What's Wrong With Your Organizational Structure?

August 2, 2013 - 12:34pm

A common myth among entrepreneurs is that organizational structure gets in the way of getting work done. Several innovative companies thus try to minimize or loosen their structure (Valve, Asana) to address issues they perceive are a result of "too much structure". In my experience, this is usually a mistaken goal: problems don't come from structure itself, but from an inappropriate structure. That's why Holacracy aims at appropriate, requisite structure. To understand what this means, I find a simple distinction used by organizational theorist Elliott Jaques particularly helpful. He identifies three distinct types or meanings of structure that can be useful in any organization.

Holacracy according to Elliot Jacques' model of Formal, Extent, and Requisite structure

First, there is the “formal” structure—the org chart and the job descriptions. Now, ask yourself: how many times in a day do you go and look at job descriptions to get real, grounded clarity on what you need to focus on and what you can expect from others? Most people laugh at the question, as the formal structure in most organizations is far removed from the reality of what is actually happening and needed; they are little more than formalized bureaucratic artifacts. In many cases job descriptions are out of date and irrelevant by the time they roll off the printer.

When the organization’s formal structure offers little guidance on what’s actually needed day to day, as the creative beings we are, we humans work around the formal structure to get the job done. This gives rise to another kind of structure, which Jaques calls the “extant structure.” This is the structure that is actually operating—the often implicit reality of who’s making what decisions, who owns which projects, and so on. As we work together in this way, cultural norms develop, and we start aligning with those, creating an implicit structure that becomes the often unconscious “way things are done.” Yet Jaques goes on to point out a third potential structure: the “requisite structure”, which is the structure that would be most natural and best suited to the work and purpose of the organization – the structure that “wants to be.”

(Exaggerated?) example of "extant structure" — by Mark Walsh from Integration Training

Evolving the Requisite Structure

Going back to the idea of sensing and processing tensions discussed in previous blog posts, we defined a tension as a gap sensed between what is, and what could be – some sensed potential that would somehow be more ideal or enabling. Using Jaques’ language, we could say we’re sensing a gap between the extant structure (what is), and the requisite structure (what could be). When we process a tension through governance, we thus end up evolving the formal structure to be more requisite – we evolve the explicitly-captured details of who does what and the authorities and expectations at play, so they reflect a more ideal state. So while we do have a formally-captured structure in Holacracy, is it continually being refined and modified in response to tensions sensed by individuals as they go about their daily work, to reflect our best understanding of how we need to organize to most effectively get the work done.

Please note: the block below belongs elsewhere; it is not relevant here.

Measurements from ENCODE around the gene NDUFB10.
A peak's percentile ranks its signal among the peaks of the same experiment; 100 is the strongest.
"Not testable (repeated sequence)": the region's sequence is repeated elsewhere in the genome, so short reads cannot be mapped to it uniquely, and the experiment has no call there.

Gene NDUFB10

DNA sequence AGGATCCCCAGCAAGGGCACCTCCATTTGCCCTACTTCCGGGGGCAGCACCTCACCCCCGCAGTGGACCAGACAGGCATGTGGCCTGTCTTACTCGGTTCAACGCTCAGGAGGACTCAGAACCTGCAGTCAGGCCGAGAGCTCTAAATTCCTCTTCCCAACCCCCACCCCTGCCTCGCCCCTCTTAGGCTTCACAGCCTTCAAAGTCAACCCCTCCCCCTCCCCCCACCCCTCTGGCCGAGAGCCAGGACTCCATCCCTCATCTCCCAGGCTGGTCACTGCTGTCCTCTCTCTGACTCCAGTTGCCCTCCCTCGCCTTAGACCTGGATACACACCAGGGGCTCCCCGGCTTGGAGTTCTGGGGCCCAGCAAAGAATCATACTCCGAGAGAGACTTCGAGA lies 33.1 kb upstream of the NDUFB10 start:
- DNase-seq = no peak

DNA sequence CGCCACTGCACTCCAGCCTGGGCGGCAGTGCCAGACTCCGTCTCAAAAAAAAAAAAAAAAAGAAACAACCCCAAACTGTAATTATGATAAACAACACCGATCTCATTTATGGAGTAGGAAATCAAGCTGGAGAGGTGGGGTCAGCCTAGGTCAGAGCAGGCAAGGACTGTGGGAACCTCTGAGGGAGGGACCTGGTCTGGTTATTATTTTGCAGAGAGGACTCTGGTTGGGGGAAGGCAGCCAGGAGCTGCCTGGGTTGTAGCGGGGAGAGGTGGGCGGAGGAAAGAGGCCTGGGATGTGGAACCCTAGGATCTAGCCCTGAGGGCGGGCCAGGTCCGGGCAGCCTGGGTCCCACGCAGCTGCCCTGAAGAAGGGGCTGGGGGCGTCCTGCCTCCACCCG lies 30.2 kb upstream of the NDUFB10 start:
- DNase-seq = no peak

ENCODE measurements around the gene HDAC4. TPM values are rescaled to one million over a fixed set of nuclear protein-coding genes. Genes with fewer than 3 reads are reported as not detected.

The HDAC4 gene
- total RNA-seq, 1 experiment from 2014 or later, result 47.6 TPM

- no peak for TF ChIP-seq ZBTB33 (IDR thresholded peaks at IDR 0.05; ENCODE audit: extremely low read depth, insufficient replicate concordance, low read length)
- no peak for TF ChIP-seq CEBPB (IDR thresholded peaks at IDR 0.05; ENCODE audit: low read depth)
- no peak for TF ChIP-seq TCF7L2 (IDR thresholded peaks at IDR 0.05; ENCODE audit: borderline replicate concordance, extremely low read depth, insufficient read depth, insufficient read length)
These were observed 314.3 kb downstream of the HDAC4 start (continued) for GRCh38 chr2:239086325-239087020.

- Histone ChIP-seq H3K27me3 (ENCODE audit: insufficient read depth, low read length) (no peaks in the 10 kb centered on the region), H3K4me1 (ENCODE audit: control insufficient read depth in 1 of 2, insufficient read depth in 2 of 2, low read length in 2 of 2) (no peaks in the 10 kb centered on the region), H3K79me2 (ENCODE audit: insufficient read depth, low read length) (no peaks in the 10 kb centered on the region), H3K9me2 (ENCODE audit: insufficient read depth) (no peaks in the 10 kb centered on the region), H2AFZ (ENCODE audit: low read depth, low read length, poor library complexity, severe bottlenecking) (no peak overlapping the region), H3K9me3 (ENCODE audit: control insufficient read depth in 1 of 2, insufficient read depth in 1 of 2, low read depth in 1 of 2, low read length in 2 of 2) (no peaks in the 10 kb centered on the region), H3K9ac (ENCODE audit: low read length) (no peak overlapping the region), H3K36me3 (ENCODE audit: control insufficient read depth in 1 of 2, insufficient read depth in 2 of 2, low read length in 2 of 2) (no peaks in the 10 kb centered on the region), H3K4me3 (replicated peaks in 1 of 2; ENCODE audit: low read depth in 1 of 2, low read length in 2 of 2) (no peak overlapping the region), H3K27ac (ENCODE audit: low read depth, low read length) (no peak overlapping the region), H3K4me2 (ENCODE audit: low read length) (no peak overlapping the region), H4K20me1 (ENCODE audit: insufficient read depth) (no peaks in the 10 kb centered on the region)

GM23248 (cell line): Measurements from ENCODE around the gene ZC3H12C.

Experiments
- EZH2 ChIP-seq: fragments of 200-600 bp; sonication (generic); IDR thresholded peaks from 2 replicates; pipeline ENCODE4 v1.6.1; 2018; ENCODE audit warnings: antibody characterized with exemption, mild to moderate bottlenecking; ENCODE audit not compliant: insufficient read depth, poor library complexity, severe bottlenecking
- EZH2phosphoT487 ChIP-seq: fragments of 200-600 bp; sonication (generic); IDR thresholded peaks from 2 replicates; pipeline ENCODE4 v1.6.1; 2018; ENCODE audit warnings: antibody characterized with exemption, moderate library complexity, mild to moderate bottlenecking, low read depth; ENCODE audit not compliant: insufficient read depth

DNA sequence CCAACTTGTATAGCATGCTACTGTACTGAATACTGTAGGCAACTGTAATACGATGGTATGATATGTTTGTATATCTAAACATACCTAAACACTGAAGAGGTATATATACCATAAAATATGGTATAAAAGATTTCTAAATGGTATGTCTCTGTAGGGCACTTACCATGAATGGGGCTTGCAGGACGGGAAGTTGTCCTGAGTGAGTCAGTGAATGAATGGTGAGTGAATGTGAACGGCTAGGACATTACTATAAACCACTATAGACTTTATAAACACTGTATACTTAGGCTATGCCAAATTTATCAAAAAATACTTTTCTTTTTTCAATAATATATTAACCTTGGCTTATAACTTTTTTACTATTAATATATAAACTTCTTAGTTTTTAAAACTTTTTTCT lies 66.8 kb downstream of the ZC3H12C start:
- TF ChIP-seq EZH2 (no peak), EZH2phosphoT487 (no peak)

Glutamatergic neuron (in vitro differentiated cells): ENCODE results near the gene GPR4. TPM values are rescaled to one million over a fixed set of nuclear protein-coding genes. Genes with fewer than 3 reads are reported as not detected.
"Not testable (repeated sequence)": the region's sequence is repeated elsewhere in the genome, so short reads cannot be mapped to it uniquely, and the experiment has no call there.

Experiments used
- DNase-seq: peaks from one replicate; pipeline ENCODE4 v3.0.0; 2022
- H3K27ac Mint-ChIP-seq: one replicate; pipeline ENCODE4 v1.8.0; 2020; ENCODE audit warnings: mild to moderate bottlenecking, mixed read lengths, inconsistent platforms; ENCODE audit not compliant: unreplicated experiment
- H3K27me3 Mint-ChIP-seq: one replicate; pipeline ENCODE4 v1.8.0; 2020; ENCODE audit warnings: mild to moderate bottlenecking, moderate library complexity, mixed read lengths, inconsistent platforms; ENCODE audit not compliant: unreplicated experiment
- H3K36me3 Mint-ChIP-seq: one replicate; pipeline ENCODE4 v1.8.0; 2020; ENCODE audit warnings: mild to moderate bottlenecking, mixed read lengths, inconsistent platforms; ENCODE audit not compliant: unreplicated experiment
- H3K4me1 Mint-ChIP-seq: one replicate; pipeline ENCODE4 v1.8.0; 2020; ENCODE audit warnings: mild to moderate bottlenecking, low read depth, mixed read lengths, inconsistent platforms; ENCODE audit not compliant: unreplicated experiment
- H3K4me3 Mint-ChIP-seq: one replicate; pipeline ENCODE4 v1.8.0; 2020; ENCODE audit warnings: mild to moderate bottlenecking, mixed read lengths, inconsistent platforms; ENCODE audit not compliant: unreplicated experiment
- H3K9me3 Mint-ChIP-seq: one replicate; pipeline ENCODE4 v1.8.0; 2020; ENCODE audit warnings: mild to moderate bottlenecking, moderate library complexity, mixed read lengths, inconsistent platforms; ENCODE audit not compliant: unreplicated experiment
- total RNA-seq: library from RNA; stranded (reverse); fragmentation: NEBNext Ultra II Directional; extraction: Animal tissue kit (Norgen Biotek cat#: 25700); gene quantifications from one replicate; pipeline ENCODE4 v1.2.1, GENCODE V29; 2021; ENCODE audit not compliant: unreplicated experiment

Consequently, in a Holacracy-powered organization, people do refer to their and others’ job descriptions regularly, sometimes on a daily basis—because they contain relevant, accurate, and useful clarity on what makes sense to do and expect. The way we actually work together (the extant structure) more closely reflects the formal structure at play, which more closely reflects what’s requisite – these three structures collapse and become one and the same. At least, for a time – but then another tension is sensed, and this evolutionary process must continue.

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Submitted by sebastian (not verified) on August 2, 2013 - 6:15pm. #

Made me think.

It's certainly intriguing.

The idea of tension coming from the expectations gap is very helpful to detect breaches or sources of lack of alignments.


Submitted by Olivier Compagne on August 4, 2013 - 12:19am. #

Hey Sebastien. Yes, absolutely. In fact, one way of describing Holacracy is as a "tension-processing engine". It's all about processing tensions into meaningful change, but only those tensions that get in the way of the work. Thus the organization adapts continually, incrementally. From experience, I find it to be a more natural and intuitive way of working. Come to our free webinar next week if you'd like to get an overview of the model.

Submitted by sebastian (not verified) on August 5, 2013 - 1:18pm. #

Sounds great! I have a meeting there but maybe the next one?

Submitted by Clyde Smith (not verified) on August 7, 2013 - 8:36am. #

I sense a tension between your blog posts and your blog RSS feed:


Last post is from 2010?

Submitted by Olivier Compagne on August 7, 2013 - 2:16pm. #

Hah :-) You're right, there was a bug in the sorting of the posts, the last one was displayed first... It should be fixed. Thanks for letting us know!

Submitted by Olivier Compagne on August 7, 2013 - 2:17pm. #

sebastien> yes, feel free to join for the next webinar, it's in November.

Submitted by Dick Webster (not verified) on August 21, 2013 - 7:44am. #